All this wonderful change is effected, and is to be effected, only by yielding our own wills to the will of the Lord. The divine providence is over all. The Lord maketh his sun to rise on the evil and on the good, and sendeth rain on the just and on the unjust. The difference consists in this, that the one receives, acknowledges, and endeavours to cooperate with the influx from the Lord, the other rejects, denies, and resists it; and while he

strives against the Lord, he finds it is hard to kick against the pricks. Hence, he assumes the idea that the Lord is a hard master, reaping where he had not sown, and gathering where he had not strawed. Alas, how does he deceive himself! He is judging his master's service to be hard, without having tried it. All the hardness and difficulty consists in renouncing his allegiance to his old master. Ye cannot serve God and mammon. But the service which God requires, is love; love, that is consistent only with a state of perfect freedom. If, therefore, we find the yoke of the Lord is not easy, and his burthen is not light, (we have his sacred Word for it, that) it is because we have not taken it upon C.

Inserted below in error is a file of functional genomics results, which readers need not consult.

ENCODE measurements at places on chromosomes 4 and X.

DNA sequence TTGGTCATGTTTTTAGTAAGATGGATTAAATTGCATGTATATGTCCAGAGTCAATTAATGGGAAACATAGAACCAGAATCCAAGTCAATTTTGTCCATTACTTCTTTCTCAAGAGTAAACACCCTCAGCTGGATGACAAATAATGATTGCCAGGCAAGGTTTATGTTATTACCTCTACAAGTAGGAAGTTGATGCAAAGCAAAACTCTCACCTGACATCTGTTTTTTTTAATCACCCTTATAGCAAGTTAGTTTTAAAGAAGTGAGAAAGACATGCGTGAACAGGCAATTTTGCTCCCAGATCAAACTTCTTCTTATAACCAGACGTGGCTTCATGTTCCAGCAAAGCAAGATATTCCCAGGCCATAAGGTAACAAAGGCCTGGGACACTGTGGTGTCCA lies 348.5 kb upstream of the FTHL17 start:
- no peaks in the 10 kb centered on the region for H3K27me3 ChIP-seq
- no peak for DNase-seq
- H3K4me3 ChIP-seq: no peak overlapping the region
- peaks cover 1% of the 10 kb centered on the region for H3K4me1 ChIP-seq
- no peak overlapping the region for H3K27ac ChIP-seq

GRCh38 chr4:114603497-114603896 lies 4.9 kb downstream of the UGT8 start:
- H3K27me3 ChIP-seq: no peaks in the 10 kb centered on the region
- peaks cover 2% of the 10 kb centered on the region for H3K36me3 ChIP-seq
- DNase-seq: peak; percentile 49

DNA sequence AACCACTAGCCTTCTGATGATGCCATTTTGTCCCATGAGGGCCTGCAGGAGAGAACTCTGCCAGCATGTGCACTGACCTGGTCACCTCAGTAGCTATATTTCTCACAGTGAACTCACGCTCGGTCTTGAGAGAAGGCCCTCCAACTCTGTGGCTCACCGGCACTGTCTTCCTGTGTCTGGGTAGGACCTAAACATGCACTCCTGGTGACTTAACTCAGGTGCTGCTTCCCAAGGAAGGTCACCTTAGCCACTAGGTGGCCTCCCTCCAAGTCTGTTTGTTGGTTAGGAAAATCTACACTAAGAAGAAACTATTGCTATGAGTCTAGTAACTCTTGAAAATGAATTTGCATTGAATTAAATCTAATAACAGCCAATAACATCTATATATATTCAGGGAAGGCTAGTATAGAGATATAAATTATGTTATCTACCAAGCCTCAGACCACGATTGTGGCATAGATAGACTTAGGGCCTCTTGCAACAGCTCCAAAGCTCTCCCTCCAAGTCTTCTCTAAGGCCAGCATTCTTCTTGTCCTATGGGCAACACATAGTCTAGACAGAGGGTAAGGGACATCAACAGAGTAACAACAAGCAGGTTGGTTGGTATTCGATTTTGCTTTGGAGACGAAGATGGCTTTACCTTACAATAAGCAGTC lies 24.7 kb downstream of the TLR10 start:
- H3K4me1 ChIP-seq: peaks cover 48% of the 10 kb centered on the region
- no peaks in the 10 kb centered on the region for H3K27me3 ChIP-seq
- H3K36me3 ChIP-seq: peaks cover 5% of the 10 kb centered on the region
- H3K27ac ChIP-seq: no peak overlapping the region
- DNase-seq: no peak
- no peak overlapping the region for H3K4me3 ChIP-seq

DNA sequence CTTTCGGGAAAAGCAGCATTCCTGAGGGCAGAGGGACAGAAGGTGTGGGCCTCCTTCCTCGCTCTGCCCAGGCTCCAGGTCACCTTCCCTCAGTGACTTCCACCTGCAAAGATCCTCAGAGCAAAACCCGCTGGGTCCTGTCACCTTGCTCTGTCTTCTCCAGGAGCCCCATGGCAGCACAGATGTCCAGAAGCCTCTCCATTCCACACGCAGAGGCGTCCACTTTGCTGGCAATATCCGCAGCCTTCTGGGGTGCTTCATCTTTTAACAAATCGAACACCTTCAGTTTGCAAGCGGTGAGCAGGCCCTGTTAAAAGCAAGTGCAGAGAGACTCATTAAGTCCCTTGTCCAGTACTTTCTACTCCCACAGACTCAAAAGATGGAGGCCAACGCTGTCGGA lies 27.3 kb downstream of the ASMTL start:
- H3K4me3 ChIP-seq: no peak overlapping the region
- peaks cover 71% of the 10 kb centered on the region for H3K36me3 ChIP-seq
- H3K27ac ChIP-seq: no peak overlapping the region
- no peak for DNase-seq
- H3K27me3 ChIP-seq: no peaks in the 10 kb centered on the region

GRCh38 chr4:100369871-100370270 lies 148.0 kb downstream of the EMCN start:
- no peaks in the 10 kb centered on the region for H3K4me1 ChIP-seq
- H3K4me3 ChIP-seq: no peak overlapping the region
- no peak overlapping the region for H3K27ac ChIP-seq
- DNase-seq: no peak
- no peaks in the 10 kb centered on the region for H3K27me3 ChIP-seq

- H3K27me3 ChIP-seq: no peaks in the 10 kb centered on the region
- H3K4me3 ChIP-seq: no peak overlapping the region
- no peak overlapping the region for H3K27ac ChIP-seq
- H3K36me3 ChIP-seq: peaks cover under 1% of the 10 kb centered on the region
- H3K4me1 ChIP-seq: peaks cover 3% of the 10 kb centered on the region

JOHN, XI. 21-26.

Then said Martha unto Jesus, Lord, if thou hadst been here, my brother had not died; but I know that, even now, whatsoever thou wilt ask of God, God will give thee. Jesus saith unto her, thy brother shall rise again. Martha saith unto him, I know that he shall rise again in the resurrection at the last day. Jesus said unto her, I am the resurrection, and the life: he that believeth in me, though he were dead, yet shall he live; and whosoever liveth and believeth in me, shall never die.

THE ways of providence are dark and mysterious, because we cannot look into futurity and see what is to come; and therefore we cannot see the necessity and use of present dispensations. And the reason why we are not permitted to see into futurity, is because we are not made to be idle spectators of divine providence, but to be the subjects of it. The end of providence is to reform and regenerate men- -to make them true and good. This is the principal, ruling end; all other things are means, subordinate and subservient. Since we are the subjects of divine providence, and the changes are to be made in us, we are naturally incapable of standing aloof and viewing them with indifference, or as topics of curious speculation. And since the end of divine providence requires that we ourselves should be changed, we cannot distinctly perceive the design and use of present dispensations until the change is effected, until our evil loves are loosened and removed, and new affections are implanted; so that we can see them from that state of mind which they were designed to produce in us.